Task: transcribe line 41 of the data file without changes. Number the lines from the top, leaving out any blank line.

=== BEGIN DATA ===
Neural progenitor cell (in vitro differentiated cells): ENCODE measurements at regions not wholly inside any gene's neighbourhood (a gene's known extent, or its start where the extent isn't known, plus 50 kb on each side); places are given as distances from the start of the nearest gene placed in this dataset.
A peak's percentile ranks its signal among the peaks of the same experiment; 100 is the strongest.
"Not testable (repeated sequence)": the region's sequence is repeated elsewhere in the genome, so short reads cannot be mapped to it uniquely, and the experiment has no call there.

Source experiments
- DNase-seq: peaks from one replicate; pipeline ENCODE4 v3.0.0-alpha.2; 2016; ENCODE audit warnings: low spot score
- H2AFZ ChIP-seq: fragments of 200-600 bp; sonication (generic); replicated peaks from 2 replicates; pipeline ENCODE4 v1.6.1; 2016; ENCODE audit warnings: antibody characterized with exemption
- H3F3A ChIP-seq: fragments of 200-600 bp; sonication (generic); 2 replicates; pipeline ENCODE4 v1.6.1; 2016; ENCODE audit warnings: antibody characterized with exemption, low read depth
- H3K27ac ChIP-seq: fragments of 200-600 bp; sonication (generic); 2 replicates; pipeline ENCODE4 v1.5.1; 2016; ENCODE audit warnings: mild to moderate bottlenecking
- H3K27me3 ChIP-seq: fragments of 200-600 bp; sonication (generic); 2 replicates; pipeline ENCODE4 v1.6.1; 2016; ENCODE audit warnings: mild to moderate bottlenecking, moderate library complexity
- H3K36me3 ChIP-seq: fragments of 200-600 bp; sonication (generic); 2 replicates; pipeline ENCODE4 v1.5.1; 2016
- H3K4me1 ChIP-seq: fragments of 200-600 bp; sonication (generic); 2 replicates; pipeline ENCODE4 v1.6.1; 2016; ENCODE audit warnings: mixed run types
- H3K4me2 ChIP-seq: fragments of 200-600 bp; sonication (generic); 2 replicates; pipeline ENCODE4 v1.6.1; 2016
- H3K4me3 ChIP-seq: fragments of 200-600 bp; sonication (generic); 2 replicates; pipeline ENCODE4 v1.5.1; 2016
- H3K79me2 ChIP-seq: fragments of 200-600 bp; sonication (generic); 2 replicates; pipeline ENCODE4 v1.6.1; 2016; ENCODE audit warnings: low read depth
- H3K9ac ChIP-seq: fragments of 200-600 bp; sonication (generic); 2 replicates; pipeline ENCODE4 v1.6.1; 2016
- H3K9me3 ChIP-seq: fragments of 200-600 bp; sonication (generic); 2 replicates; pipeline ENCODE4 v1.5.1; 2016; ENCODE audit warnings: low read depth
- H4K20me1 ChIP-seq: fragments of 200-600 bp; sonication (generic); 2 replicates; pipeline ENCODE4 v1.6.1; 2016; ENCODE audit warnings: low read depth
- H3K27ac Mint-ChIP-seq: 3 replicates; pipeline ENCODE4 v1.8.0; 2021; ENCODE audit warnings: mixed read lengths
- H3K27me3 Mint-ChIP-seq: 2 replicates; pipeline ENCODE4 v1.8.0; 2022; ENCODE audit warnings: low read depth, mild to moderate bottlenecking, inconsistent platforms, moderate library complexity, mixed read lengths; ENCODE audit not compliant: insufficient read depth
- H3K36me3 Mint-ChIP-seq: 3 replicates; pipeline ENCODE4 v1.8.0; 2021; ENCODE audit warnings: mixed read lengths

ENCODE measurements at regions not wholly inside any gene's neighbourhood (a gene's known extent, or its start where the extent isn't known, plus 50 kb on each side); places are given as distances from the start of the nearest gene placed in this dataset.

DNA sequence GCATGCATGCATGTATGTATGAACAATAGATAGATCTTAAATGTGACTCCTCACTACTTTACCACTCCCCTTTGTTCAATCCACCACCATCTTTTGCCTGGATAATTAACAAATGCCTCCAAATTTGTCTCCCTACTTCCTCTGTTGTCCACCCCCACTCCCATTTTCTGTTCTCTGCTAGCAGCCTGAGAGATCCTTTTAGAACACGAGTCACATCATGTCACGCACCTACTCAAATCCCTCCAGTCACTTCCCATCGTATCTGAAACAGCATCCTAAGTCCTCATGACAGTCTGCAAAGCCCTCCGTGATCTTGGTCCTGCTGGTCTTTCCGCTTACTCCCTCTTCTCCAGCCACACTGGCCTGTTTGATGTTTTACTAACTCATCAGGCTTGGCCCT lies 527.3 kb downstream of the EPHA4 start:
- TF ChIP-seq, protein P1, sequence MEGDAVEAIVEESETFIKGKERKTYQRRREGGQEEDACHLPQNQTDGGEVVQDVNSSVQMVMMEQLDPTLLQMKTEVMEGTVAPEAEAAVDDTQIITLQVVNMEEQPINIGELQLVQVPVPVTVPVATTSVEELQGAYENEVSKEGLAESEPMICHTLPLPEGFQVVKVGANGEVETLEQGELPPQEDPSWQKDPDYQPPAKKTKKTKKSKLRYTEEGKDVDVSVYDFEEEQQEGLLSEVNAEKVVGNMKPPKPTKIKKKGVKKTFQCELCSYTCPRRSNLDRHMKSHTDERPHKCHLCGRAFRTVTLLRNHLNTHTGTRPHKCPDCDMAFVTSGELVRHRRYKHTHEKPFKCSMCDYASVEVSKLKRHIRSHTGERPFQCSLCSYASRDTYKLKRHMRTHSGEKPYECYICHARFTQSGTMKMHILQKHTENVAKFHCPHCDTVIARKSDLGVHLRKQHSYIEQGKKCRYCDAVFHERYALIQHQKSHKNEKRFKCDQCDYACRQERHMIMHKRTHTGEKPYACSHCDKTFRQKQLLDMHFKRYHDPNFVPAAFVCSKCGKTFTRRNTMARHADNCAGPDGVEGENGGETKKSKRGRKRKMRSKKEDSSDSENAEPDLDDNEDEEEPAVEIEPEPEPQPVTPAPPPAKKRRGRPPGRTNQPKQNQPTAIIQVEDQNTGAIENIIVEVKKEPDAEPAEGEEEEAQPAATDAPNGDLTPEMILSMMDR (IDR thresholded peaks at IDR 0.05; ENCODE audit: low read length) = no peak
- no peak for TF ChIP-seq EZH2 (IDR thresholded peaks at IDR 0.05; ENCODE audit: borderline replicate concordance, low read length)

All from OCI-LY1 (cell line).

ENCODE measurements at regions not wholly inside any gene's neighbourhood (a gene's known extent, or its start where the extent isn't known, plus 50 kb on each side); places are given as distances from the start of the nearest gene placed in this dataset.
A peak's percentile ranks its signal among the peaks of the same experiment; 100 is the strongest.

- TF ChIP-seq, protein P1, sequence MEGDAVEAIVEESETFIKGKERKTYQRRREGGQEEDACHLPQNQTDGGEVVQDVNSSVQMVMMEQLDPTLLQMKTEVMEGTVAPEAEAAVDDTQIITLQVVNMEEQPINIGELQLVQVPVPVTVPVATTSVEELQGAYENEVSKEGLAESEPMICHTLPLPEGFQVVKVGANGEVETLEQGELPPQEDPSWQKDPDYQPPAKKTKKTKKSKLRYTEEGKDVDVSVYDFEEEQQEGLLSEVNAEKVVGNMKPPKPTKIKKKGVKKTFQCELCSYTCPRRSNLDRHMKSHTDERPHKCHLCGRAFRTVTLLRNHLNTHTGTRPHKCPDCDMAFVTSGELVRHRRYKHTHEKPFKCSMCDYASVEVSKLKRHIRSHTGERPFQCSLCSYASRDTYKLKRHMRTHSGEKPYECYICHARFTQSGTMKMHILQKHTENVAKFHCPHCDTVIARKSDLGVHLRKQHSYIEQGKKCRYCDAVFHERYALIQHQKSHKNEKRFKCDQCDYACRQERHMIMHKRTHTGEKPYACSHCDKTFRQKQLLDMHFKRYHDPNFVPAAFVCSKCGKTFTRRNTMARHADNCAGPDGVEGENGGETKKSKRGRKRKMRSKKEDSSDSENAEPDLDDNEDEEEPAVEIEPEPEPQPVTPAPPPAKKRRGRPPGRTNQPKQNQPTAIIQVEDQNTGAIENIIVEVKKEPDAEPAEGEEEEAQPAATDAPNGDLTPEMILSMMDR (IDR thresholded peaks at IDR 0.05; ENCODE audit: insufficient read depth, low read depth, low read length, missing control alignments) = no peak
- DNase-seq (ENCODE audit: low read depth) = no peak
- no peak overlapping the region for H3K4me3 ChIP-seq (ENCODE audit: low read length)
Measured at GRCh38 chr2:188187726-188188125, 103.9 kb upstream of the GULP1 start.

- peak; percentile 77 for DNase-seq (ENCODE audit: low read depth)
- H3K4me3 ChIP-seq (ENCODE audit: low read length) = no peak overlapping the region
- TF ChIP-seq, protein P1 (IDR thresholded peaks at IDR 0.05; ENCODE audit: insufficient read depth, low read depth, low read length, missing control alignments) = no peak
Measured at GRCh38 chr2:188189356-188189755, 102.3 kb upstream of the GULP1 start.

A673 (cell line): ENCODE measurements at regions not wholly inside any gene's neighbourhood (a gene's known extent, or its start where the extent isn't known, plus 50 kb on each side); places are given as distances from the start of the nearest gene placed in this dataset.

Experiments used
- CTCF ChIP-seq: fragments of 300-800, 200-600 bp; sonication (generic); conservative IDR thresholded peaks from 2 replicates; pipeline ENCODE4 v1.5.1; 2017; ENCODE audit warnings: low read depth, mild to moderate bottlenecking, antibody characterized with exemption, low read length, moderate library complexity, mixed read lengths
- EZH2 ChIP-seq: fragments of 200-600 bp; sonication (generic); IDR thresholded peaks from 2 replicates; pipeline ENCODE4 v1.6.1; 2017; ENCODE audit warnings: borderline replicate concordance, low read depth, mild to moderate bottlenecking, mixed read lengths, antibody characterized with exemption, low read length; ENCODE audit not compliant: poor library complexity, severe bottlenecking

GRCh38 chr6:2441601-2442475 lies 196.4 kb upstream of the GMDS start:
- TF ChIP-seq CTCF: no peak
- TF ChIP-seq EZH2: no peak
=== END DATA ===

- TF ChIP-seq CTCF: no peak